Emerging market March inflows rise to 21-month highs: IIF
Foreigners are estimated to have pumped $36.8 billion into emerging market stocks and bonds in March, the highest monthly inflow in nearly two years, the Institute of International Finance said on Tuesday. The Washington-based body, one of the most authoritative trackers of foreign capital flows to and from the developing world, said in a note that all four emerging market regions had received inflows, with Asia topping the list with $20.6 billion.
The inflow, the highest since June 2014, follows $5.4 billion received in February and is substantially above the 2010-2014 average of $22 billion, the IIF said. Bonds took in $18.9 billion and equities $17.9 billion, the data showed.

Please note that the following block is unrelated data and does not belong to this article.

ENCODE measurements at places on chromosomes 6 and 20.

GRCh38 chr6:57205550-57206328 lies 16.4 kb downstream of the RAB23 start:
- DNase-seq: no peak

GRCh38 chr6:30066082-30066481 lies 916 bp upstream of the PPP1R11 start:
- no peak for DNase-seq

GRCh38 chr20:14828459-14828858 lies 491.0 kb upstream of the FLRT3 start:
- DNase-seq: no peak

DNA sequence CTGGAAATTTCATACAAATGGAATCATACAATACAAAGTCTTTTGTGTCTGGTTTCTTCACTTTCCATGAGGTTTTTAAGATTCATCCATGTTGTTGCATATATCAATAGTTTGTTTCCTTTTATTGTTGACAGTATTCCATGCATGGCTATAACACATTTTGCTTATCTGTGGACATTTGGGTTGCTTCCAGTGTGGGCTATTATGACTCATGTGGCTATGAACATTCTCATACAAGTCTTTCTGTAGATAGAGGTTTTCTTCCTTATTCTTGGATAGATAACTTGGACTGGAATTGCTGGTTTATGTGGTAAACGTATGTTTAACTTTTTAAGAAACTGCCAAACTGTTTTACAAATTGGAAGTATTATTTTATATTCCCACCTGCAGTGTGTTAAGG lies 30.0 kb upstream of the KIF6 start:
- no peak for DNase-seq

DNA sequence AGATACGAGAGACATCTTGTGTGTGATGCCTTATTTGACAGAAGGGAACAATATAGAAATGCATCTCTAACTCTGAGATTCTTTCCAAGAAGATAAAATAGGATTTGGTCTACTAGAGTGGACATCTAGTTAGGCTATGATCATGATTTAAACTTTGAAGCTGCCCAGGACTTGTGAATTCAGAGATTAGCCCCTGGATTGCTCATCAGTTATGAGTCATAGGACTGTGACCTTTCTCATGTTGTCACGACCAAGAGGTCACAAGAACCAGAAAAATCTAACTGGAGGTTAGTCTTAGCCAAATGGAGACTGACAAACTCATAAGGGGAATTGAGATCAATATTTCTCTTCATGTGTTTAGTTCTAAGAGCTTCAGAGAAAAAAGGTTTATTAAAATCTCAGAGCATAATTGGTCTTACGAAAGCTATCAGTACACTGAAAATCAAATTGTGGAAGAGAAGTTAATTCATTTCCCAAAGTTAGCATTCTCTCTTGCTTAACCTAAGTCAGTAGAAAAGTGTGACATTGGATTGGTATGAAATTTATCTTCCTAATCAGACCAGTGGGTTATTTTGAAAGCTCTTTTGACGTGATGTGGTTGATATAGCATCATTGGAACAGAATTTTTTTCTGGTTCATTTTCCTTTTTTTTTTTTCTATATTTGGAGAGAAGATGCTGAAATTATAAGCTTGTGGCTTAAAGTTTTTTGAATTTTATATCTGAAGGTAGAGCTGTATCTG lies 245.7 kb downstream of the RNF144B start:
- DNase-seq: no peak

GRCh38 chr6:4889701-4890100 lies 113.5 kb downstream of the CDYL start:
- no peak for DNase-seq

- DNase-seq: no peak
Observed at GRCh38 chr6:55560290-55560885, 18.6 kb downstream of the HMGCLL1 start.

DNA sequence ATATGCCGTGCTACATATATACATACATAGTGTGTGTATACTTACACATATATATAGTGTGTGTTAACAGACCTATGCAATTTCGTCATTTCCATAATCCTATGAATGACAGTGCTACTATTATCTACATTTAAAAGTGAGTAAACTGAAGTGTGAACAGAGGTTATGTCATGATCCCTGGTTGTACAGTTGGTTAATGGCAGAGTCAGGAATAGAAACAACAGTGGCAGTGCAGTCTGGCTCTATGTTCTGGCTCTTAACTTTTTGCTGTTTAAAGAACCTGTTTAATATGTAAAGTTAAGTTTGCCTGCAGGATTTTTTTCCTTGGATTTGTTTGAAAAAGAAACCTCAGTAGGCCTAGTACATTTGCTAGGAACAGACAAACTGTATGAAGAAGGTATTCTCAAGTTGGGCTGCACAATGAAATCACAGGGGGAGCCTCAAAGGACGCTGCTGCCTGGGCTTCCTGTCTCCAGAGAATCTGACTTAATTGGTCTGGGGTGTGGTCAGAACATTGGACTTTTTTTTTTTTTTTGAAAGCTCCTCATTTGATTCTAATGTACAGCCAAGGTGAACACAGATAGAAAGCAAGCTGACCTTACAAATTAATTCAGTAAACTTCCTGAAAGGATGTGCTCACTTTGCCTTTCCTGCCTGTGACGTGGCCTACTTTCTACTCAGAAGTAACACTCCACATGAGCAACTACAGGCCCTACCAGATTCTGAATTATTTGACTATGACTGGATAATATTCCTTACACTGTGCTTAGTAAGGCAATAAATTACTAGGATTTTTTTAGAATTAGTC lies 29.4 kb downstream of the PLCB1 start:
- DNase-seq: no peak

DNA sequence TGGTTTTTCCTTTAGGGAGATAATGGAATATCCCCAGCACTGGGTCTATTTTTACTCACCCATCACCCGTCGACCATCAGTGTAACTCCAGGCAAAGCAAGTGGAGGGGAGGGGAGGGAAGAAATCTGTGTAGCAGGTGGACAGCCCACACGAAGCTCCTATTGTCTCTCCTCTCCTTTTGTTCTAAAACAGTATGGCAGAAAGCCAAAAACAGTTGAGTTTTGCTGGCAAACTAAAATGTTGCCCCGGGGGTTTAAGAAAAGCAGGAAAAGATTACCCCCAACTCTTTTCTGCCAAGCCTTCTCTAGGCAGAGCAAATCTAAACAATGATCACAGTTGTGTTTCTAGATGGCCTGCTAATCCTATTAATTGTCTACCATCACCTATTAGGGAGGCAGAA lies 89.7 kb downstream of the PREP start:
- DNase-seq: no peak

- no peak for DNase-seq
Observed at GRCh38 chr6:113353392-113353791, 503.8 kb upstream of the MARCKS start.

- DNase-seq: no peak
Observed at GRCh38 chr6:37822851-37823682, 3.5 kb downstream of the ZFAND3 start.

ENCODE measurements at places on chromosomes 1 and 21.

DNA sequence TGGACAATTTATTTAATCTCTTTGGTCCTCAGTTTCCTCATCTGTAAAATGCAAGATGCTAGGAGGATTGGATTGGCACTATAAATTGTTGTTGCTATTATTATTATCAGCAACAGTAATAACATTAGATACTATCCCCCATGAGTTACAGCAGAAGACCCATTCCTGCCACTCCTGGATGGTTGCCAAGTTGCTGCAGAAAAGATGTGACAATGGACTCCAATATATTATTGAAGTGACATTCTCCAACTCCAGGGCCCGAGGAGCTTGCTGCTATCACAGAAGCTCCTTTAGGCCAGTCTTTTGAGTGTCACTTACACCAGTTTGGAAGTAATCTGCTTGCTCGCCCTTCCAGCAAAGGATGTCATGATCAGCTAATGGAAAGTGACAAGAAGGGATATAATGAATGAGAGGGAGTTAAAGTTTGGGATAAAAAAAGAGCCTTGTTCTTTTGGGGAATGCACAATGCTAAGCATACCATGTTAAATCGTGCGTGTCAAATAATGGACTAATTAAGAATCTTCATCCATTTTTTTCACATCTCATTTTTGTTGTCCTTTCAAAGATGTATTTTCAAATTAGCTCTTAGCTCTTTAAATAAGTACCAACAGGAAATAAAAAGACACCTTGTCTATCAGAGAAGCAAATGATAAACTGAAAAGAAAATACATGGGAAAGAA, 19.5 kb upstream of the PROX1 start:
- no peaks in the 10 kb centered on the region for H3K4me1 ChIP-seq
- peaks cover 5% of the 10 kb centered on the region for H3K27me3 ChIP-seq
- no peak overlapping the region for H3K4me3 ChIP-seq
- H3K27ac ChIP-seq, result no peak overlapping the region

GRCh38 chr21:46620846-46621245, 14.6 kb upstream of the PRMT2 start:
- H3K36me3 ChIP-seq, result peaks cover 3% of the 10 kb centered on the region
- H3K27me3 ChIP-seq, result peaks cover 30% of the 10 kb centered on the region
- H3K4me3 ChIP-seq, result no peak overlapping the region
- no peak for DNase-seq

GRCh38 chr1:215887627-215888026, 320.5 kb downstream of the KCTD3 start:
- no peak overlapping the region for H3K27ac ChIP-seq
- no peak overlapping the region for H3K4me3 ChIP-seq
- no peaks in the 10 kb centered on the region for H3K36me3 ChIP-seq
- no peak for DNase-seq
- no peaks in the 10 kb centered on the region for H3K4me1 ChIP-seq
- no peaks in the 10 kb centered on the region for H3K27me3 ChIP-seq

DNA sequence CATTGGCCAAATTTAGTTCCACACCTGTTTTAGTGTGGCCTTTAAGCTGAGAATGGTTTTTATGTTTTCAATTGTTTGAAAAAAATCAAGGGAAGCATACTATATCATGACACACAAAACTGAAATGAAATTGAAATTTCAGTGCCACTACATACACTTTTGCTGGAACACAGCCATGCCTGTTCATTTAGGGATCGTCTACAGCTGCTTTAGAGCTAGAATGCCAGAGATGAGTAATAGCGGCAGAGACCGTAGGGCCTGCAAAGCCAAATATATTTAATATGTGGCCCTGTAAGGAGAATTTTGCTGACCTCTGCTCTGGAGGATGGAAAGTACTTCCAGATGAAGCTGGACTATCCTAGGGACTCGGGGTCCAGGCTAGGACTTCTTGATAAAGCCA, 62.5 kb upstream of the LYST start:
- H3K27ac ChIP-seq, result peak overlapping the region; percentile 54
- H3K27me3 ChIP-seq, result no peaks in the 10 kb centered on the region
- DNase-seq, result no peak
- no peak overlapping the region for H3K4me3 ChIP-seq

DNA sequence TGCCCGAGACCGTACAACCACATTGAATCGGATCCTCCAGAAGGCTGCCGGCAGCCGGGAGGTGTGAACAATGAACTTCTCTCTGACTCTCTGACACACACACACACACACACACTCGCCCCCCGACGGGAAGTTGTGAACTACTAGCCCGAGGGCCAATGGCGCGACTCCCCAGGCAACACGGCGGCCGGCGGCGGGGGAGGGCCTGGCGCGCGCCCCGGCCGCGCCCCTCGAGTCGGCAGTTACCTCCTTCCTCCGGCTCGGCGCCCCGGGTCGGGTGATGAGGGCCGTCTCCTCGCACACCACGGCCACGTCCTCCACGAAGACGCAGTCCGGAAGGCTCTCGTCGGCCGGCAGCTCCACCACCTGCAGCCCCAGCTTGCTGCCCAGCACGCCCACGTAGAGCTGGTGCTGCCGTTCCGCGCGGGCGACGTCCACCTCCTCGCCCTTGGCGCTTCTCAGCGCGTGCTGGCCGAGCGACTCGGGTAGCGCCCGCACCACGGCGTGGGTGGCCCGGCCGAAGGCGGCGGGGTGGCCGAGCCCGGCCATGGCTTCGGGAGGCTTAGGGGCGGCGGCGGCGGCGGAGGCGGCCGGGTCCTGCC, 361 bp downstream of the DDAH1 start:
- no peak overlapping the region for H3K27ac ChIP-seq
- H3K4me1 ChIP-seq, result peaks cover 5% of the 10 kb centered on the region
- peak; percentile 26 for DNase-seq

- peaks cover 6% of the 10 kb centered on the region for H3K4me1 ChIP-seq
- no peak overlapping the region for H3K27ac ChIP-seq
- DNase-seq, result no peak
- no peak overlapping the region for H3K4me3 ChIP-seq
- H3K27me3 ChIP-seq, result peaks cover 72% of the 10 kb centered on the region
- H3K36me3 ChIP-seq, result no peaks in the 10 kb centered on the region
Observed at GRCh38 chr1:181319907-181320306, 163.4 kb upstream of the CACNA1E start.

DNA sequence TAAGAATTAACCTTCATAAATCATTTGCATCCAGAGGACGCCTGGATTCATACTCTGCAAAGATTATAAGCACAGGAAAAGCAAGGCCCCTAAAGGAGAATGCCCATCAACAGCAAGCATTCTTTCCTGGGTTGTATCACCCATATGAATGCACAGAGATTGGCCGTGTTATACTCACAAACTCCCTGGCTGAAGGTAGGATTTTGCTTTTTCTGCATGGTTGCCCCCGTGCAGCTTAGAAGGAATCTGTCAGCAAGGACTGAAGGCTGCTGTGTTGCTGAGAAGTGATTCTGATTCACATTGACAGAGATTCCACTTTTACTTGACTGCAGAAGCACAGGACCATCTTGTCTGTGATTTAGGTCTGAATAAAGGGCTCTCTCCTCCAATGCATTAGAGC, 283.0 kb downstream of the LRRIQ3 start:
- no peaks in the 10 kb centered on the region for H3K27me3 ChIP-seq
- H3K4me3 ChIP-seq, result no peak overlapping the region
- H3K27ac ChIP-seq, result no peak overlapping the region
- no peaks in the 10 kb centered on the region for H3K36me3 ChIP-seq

Latin America, which had been shunned by investors in recent months, took in $13.4 billion, the data showed, with equities in crisis-hit Brazil receiving over $2 billion "helped by attractive valuations and rising hopes for political change".
But the inflow surge may have ground to a halt, the group said, predicting that going could get tougher in coming weeks as expectations again grow for the U.S. Federal Reserve to raise interest rates a couple of times in 2016. "In the absence of much improvement in the fundamental economic outlook for EMs, it appears that March's surge in flows to EMs was mainly due to a global risk-on shift in investor behaviour and lower mature market interest rates, supported by surprisingly dovish signals from the (Fed) on March 16," the note said.